I don't know. It's a close call.
On the one hand, Jonathan Chait asserts that the "silliest bit of hand-wringing may be the fear that allowing majority-vote confirmations for judges will pave the way for radical Republican judges.... Except Republicans have been committed to doing this exact thing for years... The threat to nominate more Scalias is about as frightening as Iran threatening to cut off its donations to the Jewish National Fund."
On the other hand, we have the superlative silliness of the hand-wringers themselves. At first, for instance, John McCain apocalyptically grieved that "Now there are no rules in the United States Senate," and then he suggested--egads!--that the Senate's usual legislative efficiency may be chilled by the rule change.
And, as you know, where there's a McCain, there's a Graham: "I just think after today, legislating's going to be pretty tough." (Dick Durbin put Graham's nostalgia for the Senate's earlier efficiency in perspective: "We put the government back in business thank goodness, but beyond that the strategic helium reserve bill is really the centerpiece of what we’ve done.")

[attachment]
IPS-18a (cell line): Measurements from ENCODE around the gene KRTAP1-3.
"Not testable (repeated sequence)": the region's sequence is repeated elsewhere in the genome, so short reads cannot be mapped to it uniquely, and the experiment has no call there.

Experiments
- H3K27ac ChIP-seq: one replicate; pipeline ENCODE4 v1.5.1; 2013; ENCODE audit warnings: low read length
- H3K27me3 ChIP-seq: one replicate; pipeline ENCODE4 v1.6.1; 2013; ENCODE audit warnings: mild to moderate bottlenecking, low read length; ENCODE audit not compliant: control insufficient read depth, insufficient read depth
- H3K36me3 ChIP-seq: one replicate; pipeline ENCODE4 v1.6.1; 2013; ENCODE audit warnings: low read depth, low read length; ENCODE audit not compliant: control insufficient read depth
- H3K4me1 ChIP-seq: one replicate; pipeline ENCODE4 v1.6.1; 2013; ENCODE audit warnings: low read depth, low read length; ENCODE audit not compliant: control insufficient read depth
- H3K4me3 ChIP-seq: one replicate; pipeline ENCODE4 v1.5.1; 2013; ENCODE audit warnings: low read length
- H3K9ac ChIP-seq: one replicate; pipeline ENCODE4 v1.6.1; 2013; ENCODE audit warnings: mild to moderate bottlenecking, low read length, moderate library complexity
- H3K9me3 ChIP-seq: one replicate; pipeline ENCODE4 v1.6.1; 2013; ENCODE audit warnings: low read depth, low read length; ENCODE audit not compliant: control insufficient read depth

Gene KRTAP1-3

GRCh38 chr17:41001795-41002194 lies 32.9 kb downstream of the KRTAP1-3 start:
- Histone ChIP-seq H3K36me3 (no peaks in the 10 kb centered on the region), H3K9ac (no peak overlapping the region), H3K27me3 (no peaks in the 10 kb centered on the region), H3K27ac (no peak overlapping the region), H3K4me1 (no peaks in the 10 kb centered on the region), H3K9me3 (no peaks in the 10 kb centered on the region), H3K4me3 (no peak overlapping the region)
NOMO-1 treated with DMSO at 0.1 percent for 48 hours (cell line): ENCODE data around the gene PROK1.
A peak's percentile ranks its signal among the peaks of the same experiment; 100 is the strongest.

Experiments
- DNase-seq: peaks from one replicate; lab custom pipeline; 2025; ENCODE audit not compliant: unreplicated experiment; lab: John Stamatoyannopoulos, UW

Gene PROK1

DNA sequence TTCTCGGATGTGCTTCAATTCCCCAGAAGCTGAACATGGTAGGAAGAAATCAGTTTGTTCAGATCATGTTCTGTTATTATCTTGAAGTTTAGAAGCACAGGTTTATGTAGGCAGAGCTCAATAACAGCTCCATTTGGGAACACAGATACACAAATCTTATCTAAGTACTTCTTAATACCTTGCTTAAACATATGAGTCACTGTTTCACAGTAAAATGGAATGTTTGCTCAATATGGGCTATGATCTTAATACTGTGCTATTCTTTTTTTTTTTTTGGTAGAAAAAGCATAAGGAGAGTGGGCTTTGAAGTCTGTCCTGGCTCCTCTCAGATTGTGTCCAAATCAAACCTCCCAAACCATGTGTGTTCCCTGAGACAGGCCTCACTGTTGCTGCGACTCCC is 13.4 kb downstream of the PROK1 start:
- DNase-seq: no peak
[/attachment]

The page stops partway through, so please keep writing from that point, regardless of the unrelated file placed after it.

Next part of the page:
As New Republic notes, Senate Republicans are protesting on--what else?--high principle that "Ending Filibusters Is Unconstitutional and Un-American." So, they threaten, should we regain the majority, "We'll Do it, Too." Because, of course, a high principle is at stake.
What all this silliness may well come down to in the 114th Congress is President Obama spending his days vetoing tumbrels of ACA repeals (along with dead-letter mounds of other imbecilic legislation), passed by GOP majorities. Then, and only then, will congressional silliness achieve its highest perfection.